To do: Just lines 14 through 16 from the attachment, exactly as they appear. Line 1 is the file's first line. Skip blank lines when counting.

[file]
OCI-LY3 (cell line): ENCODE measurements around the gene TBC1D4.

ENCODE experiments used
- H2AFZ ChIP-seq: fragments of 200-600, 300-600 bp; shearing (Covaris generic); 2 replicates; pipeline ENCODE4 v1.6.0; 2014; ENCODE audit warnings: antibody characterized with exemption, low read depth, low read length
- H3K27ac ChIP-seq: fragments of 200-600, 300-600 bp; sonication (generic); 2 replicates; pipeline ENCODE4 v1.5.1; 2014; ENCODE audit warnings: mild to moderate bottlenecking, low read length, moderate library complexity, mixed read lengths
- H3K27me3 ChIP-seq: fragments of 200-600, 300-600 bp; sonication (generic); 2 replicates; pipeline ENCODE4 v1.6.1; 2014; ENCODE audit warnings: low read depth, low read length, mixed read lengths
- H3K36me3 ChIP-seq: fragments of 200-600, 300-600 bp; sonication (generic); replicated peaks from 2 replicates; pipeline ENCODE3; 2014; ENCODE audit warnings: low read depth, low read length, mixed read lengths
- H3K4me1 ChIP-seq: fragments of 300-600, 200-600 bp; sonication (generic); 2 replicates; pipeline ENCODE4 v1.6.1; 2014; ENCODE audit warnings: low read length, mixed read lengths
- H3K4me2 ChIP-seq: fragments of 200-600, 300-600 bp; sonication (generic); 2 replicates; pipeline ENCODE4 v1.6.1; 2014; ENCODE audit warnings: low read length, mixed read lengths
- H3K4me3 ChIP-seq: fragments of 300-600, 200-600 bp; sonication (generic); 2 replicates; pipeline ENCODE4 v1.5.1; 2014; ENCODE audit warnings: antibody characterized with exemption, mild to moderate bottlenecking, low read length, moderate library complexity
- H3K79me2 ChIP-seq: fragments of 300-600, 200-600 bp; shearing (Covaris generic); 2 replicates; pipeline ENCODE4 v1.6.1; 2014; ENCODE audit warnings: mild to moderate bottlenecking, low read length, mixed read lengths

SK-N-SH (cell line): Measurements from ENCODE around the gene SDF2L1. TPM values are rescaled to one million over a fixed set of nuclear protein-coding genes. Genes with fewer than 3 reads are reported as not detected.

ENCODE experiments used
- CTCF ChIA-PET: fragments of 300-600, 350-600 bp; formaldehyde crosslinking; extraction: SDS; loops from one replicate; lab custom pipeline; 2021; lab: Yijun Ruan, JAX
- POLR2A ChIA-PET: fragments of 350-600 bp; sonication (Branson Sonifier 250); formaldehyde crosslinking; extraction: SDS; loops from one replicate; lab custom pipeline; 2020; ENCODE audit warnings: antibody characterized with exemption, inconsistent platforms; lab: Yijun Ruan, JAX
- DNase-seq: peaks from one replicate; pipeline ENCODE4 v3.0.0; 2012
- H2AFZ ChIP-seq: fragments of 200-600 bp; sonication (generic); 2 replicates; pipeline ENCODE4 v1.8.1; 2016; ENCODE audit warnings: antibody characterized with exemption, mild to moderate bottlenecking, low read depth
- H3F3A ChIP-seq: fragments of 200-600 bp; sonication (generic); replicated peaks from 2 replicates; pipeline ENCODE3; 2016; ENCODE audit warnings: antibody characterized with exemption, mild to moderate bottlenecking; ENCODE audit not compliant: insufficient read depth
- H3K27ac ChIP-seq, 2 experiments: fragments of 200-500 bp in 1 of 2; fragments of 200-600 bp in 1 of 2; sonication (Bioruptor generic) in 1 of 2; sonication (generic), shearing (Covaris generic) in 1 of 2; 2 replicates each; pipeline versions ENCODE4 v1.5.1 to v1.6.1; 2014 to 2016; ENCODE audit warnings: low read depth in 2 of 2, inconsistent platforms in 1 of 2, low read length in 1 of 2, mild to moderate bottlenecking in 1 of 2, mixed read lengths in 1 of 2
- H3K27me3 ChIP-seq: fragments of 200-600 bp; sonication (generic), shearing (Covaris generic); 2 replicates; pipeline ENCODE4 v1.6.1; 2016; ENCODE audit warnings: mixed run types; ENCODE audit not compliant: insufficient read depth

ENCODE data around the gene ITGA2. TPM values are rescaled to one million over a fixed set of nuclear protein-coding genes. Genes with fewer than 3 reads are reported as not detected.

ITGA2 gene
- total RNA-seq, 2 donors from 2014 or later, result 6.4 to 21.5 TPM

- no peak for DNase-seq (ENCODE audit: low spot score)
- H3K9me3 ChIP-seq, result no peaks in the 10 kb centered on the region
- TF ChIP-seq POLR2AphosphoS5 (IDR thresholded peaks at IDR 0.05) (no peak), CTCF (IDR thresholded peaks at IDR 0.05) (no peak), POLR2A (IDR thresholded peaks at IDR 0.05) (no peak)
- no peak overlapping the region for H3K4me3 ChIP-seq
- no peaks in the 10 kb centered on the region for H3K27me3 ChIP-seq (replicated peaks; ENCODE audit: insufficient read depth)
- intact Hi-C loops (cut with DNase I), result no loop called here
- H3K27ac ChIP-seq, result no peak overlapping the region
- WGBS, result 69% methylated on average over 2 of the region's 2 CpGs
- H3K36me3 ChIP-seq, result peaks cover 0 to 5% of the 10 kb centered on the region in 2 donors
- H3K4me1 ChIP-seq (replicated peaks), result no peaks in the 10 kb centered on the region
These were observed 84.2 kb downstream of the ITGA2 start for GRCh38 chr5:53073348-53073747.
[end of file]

- POLR2A ChIA-PET: fragments of 350-600 bp; sonication (Branson Sonifier 250); formaldehyde crosslinking; extraction: SDS; loops from one replicate; lab custom pipeline; 2020; ENCODE audit warnings: antibody characterized with exemption, inconsistent platforms; lab: Yijun Ruan, JAX
- DNase-seq: peaks from one replicate; pipeline ENCODE4 v3.0.0; 2012
- H2AFZ ChIP-seq: fragments of 200-600 bp; sonication (generic); 2 replicates; pipeline ENCODE4 v1.8.1; 2016; ENCODE audit warnings: antibody characterized with exemption, mild to moderate bottlenecking, low read depth